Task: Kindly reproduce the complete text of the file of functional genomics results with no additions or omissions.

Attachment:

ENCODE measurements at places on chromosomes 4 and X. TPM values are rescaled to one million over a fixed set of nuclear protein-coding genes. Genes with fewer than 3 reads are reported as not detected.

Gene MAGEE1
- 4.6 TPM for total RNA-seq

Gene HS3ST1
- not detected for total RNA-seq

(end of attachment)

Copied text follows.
ENCODE measurements at places on chromosomes 4 and X. TPM values are rescaled to one million over a fixed set of nuclear protein-coding genes. Genes with fewer than 3 reads are reported as not detected.

Gene MAGEE1
- 4.6 TPM for total RNA-seq

Gene HS3ST1
- not detected for total RNA-seq